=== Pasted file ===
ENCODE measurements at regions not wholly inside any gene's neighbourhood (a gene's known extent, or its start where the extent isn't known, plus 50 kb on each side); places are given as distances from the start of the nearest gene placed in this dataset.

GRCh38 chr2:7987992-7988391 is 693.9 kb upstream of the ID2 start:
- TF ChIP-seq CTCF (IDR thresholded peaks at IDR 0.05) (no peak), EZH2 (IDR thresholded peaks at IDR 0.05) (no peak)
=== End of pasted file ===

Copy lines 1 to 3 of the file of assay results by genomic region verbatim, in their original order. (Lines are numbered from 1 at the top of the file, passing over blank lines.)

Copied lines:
ENCODE measurements at regions not wholly inside any gene's neighbourhood (a gene's known extent, or its start where the extent isn't known, plus 50 kb on each side); places are given as distances from the start of the nearest gene placed in this dataset.

GRCh38 chr2:7987992-7988391 is 693.9 kb upstream of the ID2 start:
- TF ChIP-seq CTCF (IDR thresholded peaks at IDR 0.05) (no peak), EZH2 (IDR thresholded peaks at IDR 0.05) (no peak)